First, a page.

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- Patient-Centered Care: Improving the Odds for a Successful Outcome
- Patient-Facing Materials Are Additive in Patients’ Education
- The Changing Mindset of the Cataract Patient
- Formalized Training in Integrated Care
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The University College of Southeast Norway has initiated an English-taught masters of science (MSc) degree as part of its optometry program, and it may be a first for optometry. In the program, students are trained in how to select and educate patients for refractive surgery in an optometry clinic.
TO THE POINT
A Norwegian optometry program enhances student qualifications for identifying patients who may be suited for refractive surgery.
Local optometrists are often the first choice for the public when it comes to testing, diagnosing, and getting advice on how to achieve good vision. Refractive surgery is well established within ophthalmology, and optometrists should know how to select patients who are suitable candidates for refractive surgery and inform them about the possibilities for reduced dependence on glasses and contacts. Optometrists have high credibility in their local markets, and this degree will help them further enhance that reputation.
The 2016 course included 24 students. Portions of the MSc curriculum concerning refractive procedures focused on laser refractive surgery; refractive lens exchange, for the time being, has been left out of the curriculum, as the designers of the course believe that it is better to achieve high competence in one area than to be average in several areas.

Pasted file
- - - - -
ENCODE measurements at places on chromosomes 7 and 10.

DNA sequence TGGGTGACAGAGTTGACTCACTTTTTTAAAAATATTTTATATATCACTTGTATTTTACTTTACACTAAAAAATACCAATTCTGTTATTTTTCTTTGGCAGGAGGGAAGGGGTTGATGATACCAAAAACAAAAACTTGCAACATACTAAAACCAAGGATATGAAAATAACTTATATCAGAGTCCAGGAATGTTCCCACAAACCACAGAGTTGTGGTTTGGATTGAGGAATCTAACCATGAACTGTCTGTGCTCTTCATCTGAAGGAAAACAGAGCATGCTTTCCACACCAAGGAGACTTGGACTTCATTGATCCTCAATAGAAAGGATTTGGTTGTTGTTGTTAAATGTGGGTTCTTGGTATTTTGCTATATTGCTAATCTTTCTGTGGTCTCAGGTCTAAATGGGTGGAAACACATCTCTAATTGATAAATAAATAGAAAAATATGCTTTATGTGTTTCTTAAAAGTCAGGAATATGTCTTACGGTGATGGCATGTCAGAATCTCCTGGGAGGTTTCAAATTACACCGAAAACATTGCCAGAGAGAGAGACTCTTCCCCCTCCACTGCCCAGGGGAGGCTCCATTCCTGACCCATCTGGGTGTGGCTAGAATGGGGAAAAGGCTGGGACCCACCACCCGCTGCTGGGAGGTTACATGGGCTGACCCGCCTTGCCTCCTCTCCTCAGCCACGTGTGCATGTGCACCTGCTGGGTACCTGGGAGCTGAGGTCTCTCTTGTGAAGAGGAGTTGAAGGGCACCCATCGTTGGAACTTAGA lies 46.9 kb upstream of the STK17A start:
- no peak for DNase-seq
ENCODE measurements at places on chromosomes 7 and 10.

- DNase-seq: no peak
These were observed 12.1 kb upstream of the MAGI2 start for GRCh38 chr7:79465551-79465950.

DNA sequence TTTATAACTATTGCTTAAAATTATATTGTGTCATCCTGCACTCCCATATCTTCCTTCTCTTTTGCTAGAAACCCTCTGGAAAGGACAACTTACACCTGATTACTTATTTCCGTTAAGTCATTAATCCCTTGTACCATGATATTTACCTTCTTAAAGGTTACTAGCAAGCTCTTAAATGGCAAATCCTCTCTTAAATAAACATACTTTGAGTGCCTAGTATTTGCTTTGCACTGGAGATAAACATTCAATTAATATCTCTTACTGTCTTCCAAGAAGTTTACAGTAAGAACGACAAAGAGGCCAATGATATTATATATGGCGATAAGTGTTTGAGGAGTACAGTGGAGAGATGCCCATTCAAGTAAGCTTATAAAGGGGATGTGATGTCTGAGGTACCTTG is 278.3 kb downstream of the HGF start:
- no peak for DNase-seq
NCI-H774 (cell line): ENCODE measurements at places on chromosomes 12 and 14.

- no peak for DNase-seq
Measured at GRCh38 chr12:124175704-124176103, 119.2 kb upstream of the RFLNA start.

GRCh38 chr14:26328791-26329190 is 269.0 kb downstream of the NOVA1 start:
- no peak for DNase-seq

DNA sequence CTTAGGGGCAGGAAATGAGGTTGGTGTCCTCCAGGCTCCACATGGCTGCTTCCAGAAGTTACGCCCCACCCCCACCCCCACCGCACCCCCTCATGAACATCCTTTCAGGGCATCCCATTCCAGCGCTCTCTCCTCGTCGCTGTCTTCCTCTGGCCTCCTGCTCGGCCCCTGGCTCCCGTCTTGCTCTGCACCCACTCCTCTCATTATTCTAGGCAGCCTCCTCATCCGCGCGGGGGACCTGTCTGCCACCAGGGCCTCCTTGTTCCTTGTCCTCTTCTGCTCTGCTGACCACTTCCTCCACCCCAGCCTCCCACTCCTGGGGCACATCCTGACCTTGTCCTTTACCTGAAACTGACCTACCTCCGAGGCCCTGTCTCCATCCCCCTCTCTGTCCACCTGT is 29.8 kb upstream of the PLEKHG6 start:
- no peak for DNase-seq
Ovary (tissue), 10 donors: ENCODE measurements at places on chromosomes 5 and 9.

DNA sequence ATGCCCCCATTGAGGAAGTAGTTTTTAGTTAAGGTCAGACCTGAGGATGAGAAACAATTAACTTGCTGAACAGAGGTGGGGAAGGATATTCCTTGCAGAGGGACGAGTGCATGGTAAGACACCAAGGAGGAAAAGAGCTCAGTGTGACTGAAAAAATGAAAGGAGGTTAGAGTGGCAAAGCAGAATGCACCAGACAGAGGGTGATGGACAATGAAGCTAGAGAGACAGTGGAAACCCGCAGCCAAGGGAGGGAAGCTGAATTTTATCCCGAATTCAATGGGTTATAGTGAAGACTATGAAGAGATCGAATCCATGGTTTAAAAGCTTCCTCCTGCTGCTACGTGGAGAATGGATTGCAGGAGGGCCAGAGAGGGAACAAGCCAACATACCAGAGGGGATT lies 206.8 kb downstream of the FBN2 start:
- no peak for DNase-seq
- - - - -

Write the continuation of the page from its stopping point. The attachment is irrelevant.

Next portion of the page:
The learning objectives for the course include topics other than refractive surgery. As far as refractive surgery education is concerned, learning objectives include the ability to recognize those suited for surgery and rule out those who are not. Students are trained in how to communicate with potential candidates and how to set appropriate expectations from day 1. The focus on practical clinical skills is highlighted in the course, which includes role-playing exercises with students playing the part of potential patients. n
A Comment from Svein Tindlund, MSc
“There is a shift in interest and attitude toward refractive surgery now compared with 15 to 20 years ago,” Svein Tindlund, MSc, told Advanced Ocular Care.
Dr. Tindlund said that the age of incoming optometry students was important in the decision to include an MSc degree in the school’s optometry curriculum. “Optometrists graduating today were born after excimer laser refractive surgery was introduced; they were teenagers when refractive lens exchange with premium cataract lenses was pioneered,” he said. “For this generation of optometrists, refractive surgery is just one more possibility for the patient—and maybe also now, with this MSc program, a career path for themselves.”
Bente Monica Aakre, PhD
• optometrist, head of the department of optometry, radiography, and lighting design, University College of Southeast Norway, Kongsberg, Norway
Svein Tindlund, MSc
• optometrist and lecturer, University College of Southeast Norway
• Kongsberg, Norway